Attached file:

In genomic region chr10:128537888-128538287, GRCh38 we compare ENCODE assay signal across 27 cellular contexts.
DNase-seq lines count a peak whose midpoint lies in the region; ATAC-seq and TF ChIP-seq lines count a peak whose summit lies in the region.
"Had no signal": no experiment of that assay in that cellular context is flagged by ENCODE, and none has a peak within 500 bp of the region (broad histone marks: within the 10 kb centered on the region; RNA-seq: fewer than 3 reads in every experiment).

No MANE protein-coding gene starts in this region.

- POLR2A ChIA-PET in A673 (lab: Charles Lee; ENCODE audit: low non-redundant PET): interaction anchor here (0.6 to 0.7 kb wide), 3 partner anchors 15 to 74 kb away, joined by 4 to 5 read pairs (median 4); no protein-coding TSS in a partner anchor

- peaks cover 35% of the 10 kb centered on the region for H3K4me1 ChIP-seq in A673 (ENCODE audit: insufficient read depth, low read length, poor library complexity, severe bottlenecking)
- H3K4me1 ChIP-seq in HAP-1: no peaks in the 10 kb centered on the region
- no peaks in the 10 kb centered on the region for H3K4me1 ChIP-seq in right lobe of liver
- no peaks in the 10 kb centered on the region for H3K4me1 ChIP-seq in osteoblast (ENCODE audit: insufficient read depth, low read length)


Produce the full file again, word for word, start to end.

In genomic region chr10:128537888-128538287, GRCh38 we compare ENCODE assay signal across 27 cellular contexts.
DNase-seq lines count a peak whose midpoint lies in the region; ATAC-seq and TF ChIP-seq lines count a peak whose summit lies in the region.
"Had no signal": no experiment of that assay in that cellular context is flagged by ENCODE, and none has a peak within 500 bp of the region (broad histone marks: within the 10 kb centered on the region; RNA-seq: fewer than 3 reads in every experiment).

No MANE protein-coding gene starts in this region.

- POLR2A ChIA-PET in A673 (lab: Charles Lee; ENCODE audit: low non-redundant PET): interaction anchor here (0.6 to 0.7 kb wide), 3 partner anchors 15 to 74 kb away, joined by 4 to 5 read pairs (median 4); no protein-coding TSS in a partner anchor

- peaks cover 35% of the 10 kb centered on the region for H3K4me1 ChIP-seq in A673 (ENCODE audit: insufficient read depth, low read length, poor library complexity, severe bottlenecking)
- H3K4me1 ChIP-seq in HAP-1: no peaks in the 10 kb centered on the region
- no peaks in the 10 kb centered on the region for H3K4me1 ChIP-seq in right lobe of liver
- no peaks in the 10 kb centered on the region for H3K4me1 ChIP-seq in osteoblast (ENCODE audit: insufficient read depth, low read length)